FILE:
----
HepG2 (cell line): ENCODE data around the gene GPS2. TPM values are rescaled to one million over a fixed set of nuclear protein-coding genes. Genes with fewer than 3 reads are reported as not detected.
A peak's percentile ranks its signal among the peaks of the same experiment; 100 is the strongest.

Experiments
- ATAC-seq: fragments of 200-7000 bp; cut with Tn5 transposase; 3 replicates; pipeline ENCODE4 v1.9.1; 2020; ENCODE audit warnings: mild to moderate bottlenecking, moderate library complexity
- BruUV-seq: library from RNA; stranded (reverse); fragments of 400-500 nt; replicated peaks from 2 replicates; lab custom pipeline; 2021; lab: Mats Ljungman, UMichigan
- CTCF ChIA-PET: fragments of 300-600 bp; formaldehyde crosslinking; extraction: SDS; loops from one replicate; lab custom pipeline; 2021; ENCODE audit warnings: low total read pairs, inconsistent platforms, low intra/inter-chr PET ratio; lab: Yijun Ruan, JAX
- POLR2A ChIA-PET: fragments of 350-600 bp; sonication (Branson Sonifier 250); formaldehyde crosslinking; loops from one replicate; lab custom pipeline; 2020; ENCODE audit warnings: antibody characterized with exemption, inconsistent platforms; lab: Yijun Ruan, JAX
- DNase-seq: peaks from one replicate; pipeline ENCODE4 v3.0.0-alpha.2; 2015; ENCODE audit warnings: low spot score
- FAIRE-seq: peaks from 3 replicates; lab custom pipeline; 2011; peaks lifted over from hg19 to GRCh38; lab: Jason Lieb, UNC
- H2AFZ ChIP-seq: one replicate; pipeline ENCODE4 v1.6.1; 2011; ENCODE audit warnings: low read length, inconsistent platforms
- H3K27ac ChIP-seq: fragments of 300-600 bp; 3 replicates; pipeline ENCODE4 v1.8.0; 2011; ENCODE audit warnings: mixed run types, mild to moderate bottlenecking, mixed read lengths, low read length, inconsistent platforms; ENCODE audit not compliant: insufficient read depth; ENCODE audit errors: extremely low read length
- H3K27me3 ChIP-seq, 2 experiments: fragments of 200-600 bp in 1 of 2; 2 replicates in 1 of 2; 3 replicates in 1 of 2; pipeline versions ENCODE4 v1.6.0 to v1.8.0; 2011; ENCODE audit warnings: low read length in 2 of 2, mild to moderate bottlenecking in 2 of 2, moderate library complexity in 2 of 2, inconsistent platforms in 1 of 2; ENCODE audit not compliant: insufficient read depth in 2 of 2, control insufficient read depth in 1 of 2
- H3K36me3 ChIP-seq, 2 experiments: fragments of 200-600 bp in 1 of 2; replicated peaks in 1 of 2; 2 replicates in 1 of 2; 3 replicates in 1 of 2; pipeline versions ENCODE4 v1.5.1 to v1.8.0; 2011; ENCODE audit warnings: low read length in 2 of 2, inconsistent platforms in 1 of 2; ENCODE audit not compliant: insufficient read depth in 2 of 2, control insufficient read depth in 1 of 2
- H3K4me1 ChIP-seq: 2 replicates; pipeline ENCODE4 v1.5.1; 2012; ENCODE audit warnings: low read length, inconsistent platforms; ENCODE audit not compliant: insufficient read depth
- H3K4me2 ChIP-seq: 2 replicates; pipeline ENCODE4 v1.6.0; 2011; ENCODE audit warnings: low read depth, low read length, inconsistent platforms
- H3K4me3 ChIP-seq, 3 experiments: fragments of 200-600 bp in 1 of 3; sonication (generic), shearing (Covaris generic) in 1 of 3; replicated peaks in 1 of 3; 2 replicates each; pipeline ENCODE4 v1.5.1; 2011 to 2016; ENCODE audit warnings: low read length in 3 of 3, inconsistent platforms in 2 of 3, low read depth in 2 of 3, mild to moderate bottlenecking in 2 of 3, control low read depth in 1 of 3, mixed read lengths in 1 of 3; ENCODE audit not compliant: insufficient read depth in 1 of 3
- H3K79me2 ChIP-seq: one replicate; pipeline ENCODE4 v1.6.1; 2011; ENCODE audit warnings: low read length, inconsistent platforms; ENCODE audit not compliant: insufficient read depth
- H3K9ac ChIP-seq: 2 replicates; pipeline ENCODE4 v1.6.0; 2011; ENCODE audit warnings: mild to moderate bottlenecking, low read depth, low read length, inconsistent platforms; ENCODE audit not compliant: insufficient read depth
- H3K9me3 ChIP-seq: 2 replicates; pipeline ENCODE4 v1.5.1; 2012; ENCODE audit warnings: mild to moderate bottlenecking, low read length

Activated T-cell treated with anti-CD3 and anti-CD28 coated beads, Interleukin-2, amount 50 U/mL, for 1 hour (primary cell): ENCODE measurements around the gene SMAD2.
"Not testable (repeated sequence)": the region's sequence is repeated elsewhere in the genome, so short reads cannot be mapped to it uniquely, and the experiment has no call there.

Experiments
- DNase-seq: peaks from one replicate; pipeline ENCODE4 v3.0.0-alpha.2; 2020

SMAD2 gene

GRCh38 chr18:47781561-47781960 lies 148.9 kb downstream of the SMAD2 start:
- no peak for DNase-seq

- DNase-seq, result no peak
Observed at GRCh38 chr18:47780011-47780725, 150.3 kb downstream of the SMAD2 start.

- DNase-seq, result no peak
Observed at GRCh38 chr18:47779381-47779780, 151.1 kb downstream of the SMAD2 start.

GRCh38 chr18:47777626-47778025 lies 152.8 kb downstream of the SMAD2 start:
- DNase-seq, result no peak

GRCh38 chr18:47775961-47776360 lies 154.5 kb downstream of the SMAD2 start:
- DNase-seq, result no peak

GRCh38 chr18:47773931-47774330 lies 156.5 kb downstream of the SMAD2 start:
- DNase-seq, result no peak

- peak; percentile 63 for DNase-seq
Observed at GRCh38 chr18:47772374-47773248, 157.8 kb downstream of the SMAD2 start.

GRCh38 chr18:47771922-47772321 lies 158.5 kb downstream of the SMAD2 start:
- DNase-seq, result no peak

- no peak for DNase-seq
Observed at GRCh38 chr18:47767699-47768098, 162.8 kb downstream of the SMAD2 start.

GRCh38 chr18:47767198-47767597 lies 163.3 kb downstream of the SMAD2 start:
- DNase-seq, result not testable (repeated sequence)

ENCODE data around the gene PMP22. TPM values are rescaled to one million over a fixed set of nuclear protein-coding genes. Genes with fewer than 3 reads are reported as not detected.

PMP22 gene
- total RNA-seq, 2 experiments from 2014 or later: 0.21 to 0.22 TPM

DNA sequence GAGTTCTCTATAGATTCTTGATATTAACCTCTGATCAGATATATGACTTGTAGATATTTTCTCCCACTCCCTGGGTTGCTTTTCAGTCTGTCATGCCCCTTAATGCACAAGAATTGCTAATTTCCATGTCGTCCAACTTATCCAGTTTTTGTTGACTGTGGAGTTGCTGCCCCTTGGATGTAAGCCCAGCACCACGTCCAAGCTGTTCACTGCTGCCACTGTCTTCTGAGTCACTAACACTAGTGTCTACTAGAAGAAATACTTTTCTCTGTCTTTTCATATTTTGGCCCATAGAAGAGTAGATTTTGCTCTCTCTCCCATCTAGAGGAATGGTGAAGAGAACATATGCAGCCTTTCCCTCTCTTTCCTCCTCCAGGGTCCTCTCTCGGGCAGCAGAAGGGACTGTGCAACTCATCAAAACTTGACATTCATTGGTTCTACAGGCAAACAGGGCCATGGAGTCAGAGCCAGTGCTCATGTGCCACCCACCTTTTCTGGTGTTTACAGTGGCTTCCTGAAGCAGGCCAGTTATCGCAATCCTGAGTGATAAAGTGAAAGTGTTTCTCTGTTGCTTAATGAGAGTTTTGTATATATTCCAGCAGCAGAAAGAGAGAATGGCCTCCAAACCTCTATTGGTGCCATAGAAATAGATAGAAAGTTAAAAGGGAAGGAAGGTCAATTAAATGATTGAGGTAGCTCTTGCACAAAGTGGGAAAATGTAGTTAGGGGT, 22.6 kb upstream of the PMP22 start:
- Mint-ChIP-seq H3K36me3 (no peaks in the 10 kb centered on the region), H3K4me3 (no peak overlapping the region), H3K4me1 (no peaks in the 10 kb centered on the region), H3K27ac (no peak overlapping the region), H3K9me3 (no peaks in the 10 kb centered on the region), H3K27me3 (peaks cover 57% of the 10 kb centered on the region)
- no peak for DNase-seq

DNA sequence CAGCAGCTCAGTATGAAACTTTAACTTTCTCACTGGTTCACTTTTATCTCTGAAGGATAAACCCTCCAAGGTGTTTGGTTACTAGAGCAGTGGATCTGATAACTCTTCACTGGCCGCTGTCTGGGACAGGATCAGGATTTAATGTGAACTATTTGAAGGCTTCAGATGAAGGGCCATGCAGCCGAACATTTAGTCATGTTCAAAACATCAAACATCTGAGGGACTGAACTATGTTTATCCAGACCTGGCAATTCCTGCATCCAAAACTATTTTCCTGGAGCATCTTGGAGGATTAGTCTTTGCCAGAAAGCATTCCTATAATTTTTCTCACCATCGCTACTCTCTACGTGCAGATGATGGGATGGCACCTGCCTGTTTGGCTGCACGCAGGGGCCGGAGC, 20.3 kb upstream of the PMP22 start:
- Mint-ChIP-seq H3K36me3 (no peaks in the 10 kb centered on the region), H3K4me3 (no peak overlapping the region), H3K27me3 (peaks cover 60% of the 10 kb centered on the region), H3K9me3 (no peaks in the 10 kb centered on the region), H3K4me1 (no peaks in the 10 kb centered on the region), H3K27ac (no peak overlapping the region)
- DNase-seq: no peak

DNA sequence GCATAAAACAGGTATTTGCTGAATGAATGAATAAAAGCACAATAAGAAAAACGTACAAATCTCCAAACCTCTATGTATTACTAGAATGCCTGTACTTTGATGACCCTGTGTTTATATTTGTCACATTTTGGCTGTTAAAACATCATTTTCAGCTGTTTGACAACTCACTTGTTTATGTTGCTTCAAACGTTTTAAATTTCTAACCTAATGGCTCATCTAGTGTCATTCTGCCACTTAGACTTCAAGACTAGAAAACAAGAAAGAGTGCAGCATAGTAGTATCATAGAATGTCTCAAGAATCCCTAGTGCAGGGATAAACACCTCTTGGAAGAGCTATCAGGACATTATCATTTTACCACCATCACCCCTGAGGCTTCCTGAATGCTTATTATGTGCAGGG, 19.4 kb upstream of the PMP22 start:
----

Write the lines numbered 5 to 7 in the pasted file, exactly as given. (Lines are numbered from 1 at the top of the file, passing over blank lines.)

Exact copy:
- BruUV-seq: library from RNA; stranded (reverse); fragments of 400-500 nt; replicated peaks from 2 replicates; lab custom pipeline; 2021; lab: Mats Ljungman, UMichigan
- CTCF ChIA-PET: fragments of 300-600 bp; formaldehyde crosslinking; extraction: SDS; loops from one replicate; lab custom pipeline; 2021; ENCODE audit warnings: low total read pairs, inconsistent platforms, low intra/inter-chr PET ratio; lab: Yijun Ruan, JAX
- POLR2A ChIA-PET: fragments of 350-600 bp; sonication (Branson Sonifier 250); formaldehyde crosslinking; loops from one replicate; lab custom pipeline; 2020; ENCODE audit warnings: antibody characterized with exemption, inconsistent platforms; lab: Yijun Ruan, JAX